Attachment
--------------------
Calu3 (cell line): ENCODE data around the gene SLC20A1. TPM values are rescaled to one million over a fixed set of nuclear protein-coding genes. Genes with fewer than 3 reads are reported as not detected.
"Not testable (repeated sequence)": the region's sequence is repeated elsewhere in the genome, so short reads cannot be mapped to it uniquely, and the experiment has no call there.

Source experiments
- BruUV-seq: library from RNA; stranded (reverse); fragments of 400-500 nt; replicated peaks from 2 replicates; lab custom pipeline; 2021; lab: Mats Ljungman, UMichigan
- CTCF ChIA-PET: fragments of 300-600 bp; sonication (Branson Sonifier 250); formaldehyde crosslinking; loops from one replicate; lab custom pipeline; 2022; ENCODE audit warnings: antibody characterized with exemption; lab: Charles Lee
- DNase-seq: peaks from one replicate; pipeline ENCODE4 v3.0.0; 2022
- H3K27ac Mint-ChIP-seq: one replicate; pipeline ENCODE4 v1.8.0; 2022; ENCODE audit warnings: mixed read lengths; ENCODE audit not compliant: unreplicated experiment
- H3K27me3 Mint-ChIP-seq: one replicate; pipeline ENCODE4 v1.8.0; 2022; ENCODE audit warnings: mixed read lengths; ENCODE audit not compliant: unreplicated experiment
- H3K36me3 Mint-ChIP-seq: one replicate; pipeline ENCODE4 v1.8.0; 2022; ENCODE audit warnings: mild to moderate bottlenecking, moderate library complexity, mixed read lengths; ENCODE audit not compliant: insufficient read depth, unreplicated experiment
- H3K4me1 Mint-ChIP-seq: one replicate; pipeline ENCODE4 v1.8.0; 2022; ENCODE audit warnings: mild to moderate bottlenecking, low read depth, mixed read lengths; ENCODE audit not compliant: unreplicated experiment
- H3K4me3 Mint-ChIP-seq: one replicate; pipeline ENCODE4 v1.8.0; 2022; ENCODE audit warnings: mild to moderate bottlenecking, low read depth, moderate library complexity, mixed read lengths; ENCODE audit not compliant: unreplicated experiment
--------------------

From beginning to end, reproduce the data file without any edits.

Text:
Calu3 (cell line): ENCODE data around the gene SLC20A1. TPM values are rescaled to one million over a fixed set of nuclear protein-coding genes. Genes with fewer than 3 reads are reported as not detected.
"Not testable (repeated sequence)": the region's sequence is repeated elsewhere in the genome, so short reads cannot be mapped to it uniquely, and the experiment has no call there.

Source experiments
- BruUV-seq: library from RNA; stranded (reverse); fragments of 400-500 nt; replicated peaks from 2 replicates; lab custom pipeline; 2021; lab: Mats Ljungman, UMichigan
- CTCF ChIA-PET: fragments of 300-600 bp; sonication (Branson Sonifier 250); formaldehyde crosslinking; loops from one replicate; lab custom pipeline; 2022; ENCODE audit warnings: antibody characterized with exemption; lab: Charles Lee
- DNase-seq: peaks from one replicate; pipeline ENCODE4 v3.0.0; 2022
- H3K27ac Mint-ChIP-seq: one replicate; pipeline ENCODE4 v1.8.0; 2022; ENCODE audit warnings: mixed read lengths; ENCODE audit not compliant: unreplicated experiment
- H3K27me3 Mint-ChIP-seq: one replicate; pipeline ENCODE4 v1.8.0; 2022; ENCODE audit warnings: mixed read lengths; ENCODE audit not compliant: unreplicated experiment
- H3K36me3 Mint-ChIP-seq: one replicate; pipeline ENCODE4 v1.8.0; 2022; ENCODE audit warnings: mild to moderate bottlenecking, moderate library complexity, mixed read lengths; ENCODE audit not compliant: insufficient read depth, unreplicated experiment
- H3K4me1 Mint-ChIP-seq: one replicate; pipeline ENCODE4 v1.8.0; 2022; ENCODE audit warnings: mild to moderate bottlenecking, low read depth, mixed read lengths; ENCODE audit not compliant: unreplicated experiment
- H3K4me3 Mint-ChIP-seq: one replicate; pipeline ENCODE4 v1.8.0; 2022; ENCODE audit warnings: mild to moderate bottlenecking, low read depth, moderate library complexity, mixed read lengths; ENCODE audit not compliant: unreplicated experiment